AUSTIN MOELLER: I would certainly argue yes. If we talk about the broader defense sector, there was obviously a lot of pressure put on those stocks, both earlier in the year on expectations that the defense budget would be markedly lower, in addition to the pullout from Afghanistan. However, if you look at the current drafts of the defense budget that are currently being debated in Congress, it shows that the budget is going to be single-- up single digits over the prior year and up single digits over the Biden administration's original request.

So we think that the pullback here in the A&D sector more broadly, as well as the new rush of space sector stocks, which have largely been going through SPAC transactions and mergers in the last few months, we think that that's currently overblown at this point.

KARINA MITCHELL: And I wanted to ask you, sir, really quickly, if you could tell me about cash burn. How much of that is an issue going forward for this company? What are they spending the money on? Is it on technology and enhancements? Because there's also space for it to maneuver into hypersonic flights, correct?

AUSTIN MOELLER: Right, there is expectation that they want to develop vehicles for hypersonic point-to-point travel sometime in the near future. However, the primary focus right now on the business is development of the delta class spaceships, which are going to be the production serious spaceships with the high turnaround rate between flights of one week that will replace the VSS Unity and the VMS-- VSS Imagine spacecraft.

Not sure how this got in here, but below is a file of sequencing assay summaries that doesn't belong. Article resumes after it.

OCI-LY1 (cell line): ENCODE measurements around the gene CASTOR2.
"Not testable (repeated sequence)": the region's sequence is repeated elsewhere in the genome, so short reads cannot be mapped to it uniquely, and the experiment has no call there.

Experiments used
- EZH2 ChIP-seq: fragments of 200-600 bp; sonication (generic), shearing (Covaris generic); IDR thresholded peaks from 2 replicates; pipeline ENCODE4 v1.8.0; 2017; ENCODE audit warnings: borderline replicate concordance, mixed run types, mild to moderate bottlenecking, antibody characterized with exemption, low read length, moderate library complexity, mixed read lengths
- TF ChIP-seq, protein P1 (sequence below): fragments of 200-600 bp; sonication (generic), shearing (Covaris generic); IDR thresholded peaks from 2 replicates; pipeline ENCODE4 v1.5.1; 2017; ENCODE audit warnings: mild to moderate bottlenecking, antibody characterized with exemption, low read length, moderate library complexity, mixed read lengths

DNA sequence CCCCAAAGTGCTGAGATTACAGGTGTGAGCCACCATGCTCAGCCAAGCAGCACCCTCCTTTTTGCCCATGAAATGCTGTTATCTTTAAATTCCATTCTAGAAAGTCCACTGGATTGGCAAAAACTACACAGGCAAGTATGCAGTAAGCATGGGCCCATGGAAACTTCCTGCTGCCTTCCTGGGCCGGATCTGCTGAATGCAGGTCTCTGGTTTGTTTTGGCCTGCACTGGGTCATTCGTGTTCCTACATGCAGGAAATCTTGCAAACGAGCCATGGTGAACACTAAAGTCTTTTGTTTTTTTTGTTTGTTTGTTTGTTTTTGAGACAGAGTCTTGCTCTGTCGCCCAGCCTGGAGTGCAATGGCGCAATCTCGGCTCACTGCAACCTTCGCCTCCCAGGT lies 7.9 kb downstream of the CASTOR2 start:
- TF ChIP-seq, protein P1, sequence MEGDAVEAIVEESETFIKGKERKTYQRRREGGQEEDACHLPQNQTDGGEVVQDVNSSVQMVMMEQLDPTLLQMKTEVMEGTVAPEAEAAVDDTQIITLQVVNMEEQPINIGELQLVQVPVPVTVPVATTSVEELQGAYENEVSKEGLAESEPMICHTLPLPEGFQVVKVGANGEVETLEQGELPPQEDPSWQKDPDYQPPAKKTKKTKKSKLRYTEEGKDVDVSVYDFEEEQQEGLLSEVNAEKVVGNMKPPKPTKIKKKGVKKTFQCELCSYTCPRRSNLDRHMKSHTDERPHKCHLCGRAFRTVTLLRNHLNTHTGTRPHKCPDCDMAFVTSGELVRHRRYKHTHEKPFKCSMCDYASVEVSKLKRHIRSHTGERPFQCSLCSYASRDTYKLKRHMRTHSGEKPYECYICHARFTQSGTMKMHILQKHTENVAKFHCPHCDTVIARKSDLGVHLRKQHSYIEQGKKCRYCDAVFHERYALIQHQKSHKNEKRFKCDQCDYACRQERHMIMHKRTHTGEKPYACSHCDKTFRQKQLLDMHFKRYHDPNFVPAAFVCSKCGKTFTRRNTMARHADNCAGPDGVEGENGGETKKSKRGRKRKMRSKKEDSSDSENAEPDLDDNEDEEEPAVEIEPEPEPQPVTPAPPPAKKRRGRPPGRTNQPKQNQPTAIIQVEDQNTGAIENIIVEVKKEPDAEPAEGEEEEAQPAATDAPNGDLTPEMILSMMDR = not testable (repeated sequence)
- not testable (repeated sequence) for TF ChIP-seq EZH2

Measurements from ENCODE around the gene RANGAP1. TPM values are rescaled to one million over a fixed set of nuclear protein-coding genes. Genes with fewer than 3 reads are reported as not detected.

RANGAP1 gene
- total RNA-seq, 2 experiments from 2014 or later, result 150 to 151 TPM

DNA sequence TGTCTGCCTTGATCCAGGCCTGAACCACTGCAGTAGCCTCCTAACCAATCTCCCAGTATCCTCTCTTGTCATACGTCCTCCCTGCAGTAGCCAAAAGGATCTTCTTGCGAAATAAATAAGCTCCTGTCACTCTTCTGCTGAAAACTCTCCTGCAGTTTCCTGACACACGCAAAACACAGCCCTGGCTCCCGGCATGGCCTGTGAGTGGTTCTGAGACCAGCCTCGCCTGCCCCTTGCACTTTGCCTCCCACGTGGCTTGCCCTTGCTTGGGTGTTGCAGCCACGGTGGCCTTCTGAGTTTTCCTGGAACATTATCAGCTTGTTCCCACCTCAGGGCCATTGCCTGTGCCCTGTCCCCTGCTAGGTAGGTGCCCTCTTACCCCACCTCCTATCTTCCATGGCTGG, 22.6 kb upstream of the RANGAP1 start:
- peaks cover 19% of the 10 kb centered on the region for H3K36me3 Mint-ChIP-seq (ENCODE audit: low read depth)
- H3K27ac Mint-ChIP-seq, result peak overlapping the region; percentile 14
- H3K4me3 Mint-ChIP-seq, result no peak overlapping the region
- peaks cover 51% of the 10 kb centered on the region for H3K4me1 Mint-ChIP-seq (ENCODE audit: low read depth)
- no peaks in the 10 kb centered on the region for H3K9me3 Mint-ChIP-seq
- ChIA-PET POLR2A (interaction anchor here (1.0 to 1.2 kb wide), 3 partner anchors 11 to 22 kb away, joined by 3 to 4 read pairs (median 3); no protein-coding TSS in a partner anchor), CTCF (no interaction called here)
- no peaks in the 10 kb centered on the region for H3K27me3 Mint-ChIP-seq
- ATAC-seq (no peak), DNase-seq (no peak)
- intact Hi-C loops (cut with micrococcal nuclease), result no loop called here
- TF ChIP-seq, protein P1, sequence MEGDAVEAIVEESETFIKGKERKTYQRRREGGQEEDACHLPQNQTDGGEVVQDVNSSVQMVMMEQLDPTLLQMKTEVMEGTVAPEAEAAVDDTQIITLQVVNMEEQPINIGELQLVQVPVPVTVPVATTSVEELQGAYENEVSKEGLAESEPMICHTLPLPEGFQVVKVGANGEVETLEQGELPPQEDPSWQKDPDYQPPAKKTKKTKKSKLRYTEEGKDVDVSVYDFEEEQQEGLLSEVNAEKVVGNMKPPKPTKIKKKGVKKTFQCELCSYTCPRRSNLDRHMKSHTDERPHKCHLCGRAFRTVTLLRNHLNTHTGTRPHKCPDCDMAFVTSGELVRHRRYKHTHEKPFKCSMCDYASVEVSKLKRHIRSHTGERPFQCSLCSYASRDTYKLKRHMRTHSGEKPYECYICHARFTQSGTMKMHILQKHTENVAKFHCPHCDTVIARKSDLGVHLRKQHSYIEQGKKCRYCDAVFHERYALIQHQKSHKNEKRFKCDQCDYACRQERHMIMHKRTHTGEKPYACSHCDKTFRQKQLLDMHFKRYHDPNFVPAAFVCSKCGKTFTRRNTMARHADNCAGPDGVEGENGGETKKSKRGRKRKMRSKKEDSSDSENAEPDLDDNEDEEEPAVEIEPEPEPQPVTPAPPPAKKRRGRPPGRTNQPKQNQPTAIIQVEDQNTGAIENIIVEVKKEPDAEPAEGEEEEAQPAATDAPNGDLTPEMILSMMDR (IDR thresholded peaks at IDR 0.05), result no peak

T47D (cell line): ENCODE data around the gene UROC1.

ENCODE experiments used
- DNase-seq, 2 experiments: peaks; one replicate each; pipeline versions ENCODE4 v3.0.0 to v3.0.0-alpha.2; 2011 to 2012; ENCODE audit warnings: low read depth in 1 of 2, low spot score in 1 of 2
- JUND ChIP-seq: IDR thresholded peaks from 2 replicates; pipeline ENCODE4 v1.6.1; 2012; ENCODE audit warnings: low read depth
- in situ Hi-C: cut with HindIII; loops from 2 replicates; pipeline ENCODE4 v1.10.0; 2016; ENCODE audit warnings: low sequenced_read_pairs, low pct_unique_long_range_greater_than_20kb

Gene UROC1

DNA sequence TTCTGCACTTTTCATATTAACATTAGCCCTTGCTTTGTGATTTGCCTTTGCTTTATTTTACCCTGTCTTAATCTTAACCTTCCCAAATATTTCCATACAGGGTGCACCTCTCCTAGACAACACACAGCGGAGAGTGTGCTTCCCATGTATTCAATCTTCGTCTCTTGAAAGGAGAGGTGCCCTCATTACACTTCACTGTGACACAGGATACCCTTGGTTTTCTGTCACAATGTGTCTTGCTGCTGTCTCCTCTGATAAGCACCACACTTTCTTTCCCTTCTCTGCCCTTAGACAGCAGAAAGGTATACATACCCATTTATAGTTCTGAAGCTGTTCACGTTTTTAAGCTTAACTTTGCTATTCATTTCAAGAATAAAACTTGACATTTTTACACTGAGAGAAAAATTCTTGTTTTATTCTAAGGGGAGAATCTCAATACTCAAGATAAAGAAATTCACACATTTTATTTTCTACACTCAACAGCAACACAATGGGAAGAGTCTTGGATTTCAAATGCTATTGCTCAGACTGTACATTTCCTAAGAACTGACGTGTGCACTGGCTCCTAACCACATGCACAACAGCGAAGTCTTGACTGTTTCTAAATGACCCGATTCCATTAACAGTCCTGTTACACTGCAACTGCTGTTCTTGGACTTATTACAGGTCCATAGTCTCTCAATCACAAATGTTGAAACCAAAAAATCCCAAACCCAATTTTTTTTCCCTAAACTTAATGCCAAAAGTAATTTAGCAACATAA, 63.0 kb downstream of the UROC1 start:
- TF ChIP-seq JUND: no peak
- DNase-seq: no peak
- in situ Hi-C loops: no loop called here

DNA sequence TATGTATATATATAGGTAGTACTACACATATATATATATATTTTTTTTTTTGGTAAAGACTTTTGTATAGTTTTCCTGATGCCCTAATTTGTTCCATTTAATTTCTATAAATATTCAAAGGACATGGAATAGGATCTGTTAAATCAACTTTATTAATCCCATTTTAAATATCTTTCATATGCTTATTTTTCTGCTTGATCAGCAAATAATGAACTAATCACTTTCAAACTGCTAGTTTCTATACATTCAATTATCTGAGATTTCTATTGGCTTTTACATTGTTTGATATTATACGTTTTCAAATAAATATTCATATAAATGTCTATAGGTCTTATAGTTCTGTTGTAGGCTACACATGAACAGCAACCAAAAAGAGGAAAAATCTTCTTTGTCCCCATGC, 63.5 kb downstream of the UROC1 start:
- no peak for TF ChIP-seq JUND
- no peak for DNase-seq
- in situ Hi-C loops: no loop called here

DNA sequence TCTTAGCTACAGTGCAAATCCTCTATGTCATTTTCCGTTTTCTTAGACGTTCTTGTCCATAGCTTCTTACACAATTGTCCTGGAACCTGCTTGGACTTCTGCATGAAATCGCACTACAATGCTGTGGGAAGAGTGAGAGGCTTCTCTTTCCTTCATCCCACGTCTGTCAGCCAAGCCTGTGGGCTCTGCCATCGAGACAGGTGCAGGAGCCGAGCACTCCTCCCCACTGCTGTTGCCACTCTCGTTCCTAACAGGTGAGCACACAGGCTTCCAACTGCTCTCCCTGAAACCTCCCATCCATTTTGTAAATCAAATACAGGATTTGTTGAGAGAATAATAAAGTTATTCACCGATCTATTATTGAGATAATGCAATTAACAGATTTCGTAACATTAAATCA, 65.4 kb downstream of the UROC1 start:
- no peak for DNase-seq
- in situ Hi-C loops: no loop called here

In the fourth quarter, management estimates that there will be free cash flow use of around $90 million at the midpoint, which is markedly higher than the most recent quarter. And they expect it to remain elevated through the next year, as they get towards the first future astronaut flights in the fourth quarter of next year, and of course, further development of the delta class. So that's currently where we see things going right now. Although the--

JARED BLIKRE: Yeah, you've got to love-- yeah, go ahead.

AUSTIN MOELLER: I was just going to add that the company currently has a billion dollars in cash equivalents and marketable securities outstanding. So management's fairly confident that they'll be able to get through the maintenance and enhancement period in at least the early part of the delta class development with what they currently have.

JARED BLIKRE: Yeah, a good time to load up on cash is right now, while interest rates are cheap. Thank you for those insights, Austin Moeller, Canaccord Genuity VP, senior aerospace and defense analyst.